Definitions

Sagan

Sagan

[sey-guhn for 1; sa-gahn for 2]
Sagan, Carl Edward, 1934-96, American astronomer and popularizer of science, b. New York City. Early in his career he investigated radio emissions from Venus and concluded that the cause was a surface temperature of c.900°F; (500°C;) and crushing atmospheric pressure. He also studied color variations on Mars' surface, concluding that they were not seasonal changes as most believed but shifts in surface dust caused by windstorms. Both conclusions were substantially confirmed years later by space probes. Sagan is best known, however, for his research on the possibilities of extraterrestrial life (see exobiology), including experimental demonstration of the production of amino acids from basic chemicals by radiation. A professor of astronomy and space sciences at Cornell after 1968, he was involved with numerous NASA planetary space probes and was the creator and host of the 1980 public television science series Cosmos. His publications include The Dragons of Eden (1977; Pulitzer); a novel, Contact (1985); with Richard Turco, A Path Where No Man Thought (1990), on nuclear winter; with Ann Druyan, Shadows of Forgotten Ancestors (1992); Pale Blue Dot (1994); and The Demon-Haunted World (1995).

See biographies by K. Davidson (1999) and W. Poundstone (1999).

Sagan, Françoise, pseudonym of Françoise Quoirez, 1935-2004, French novelist, b. Françoise Quoirez. She became famous with her precocious first book, Bonjour tristesse (1954, tr. 1955), a bittersweetly amoral portrayal of a sophisticated, disillusioned French society. Her other novels include Un Certain Sourire (tr. 1956), Aimez-vous Brahms? (1959, tr. 1960), and Un Sang d'aquarelle (1987, tr. Painting in Blood, 1988).

See study by J. Miller (1988).

Sagan: see Żagań, Poland.

(born Nov. 9, 1934, Brooklyn, N.Y., N.Y., U.S.—died Dec. 20, 1996, Seattle, Wash.) U.S. astronomer and science writer. He received his Ph.D. from the University of Chicago. At the Smithsonian Astrophysical Observatory (1962–68), he focused on planetary astronomy and on SETI efforts to find extraterrestrial life. He gained prominence as a popular science writer and commentator noted for his clear writing and enthusiasm; his Dragons of Eden (1977) won a Pulitzer Prize. He coproduced and narrated the television series Cosmos (1980); its companion book became the best-selling English-language science book of all time. In the 1980s he studied the environmental effects of nuclear war and helped popularize the term nuclear winter.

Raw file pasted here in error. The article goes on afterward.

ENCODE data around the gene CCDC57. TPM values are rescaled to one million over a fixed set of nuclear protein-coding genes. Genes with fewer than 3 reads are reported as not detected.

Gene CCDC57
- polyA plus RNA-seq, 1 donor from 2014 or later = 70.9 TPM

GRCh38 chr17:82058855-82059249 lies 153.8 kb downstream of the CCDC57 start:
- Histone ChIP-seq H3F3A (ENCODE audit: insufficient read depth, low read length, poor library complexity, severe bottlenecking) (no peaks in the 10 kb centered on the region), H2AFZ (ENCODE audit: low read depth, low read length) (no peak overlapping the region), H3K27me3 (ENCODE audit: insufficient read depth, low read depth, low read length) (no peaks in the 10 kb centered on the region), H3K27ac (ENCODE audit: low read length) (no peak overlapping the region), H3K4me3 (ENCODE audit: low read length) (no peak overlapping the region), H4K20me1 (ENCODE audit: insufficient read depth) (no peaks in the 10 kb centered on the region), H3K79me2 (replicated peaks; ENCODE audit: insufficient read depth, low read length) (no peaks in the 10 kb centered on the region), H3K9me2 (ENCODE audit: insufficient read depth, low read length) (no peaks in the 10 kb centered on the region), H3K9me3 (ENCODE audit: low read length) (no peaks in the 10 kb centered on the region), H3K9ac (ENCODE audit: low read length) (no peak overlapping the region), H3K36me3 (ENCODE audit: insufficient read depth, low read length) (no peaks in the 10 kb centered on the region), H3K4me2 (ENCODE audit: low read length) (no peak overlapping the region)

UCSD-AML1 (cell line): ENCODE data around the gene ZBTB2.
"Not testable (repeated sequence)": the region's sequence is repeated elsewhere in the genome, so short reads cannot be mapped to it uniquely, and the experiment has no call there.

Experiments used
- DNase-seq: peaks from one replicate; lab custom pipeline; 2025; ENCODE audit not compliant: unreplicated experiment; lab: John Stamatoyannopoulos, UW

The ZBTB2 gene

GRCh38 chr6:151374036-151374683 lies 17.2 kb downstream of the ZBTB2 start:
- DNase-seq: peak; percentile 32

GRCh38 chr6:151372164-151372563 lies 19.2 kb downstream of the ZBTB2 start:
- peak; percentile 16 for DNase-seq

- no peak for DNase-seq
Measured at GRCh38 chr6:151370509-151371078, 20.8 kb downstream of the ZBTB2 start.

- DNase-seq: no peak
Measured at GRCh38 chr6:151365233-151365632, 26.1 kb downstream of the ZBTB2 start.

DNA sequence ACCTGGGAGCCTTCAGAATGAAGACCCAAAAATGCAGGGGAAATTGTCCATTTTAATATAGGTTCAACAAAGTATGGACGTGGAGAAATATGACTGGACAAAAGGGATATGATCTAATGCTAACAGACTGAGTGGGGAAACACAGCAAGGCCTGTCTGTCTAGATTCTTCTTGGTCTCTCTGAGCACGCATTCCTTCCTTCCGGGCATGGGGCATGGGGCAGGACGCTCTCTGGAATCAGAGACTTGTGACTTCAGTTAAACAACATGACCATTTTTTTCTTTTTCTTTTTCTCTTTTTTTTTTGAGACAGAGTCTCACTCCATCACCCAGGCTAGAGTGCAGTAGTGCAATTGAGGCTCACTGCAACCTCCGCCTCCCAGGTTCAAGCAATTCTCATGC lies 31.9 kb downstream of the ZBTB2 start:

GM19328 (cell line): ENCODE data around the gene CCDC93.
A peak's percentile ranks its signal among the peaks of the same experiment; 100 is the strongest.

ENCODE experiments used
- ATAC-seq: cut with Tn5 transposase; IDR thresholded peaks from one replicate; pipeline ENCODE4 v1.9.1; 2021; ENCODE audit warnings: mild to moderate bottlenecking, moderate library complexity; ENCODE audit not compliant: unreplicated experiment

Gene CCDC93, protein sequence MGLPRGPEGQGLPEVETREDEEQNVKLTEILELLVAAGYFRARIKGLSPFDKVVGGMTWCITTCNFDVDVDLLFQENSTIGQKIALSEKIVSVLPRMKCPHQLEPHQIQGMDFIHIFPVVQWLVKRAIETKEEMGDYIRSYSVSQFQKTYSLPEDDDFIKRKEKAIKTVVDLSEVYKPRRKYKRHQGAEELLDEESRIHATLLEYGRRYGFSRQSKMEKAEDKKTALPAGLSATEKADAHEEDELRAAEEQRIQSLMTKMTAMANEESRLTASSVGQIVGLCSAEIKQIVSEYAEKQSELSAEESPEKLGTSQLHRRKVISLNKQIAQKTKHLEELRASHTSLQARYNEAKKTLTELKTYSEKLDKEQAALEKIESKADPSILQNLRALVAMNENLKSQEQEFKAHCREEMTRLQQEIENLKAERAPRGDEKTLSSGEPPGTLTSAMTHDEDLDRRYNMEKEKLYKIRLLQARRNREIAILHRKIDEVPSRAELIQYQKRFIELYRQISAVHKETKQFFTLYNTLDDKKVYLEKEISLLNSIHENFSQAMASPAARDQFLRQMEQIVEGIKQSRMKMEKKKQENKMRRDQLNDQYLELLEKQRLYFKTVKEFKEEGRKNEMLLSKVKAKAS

Learn more about Sagan, Carl (Edward) with a free trial on Britannica.com.

(born Nov. 9, 1934, Brooklyn, N.Y., N.Y., U.S.—died Dec. 20, 1996, Seattle, Wash.) U.S. astronomer and science writer. He received his Ph.D. from the University of Chicago. At the Smithsonian Astrophysical Observatory (1962–68), he focused on planetary astronomy and on SETI efforts to find extraterrestrial life. He gained prominence as a popular science writer and commentator noted for his clear writing and enthusiasm; his Dragons of Eden (1977) won a Pulitzer Prize. He coproduced and narrated the television series Cosmos (1980); its companion book became the best-selling English-language science book of all time. In the 1980s he studied the environmental effects of nuclear war and helped popularize the term nuclear winter.

Learn more about Sagan, Carl (Edward) with a free trial on Britannica.com.

Sagan may refer to:

Places

People

Businesses

Other

Search another word or see saganon Dictionary | Thesaurus |Spanish
Copyright © 2014 Dictionary.com, LLC. All rights reserved.
  • Please Login or Sign Up to use the Recent Searches feature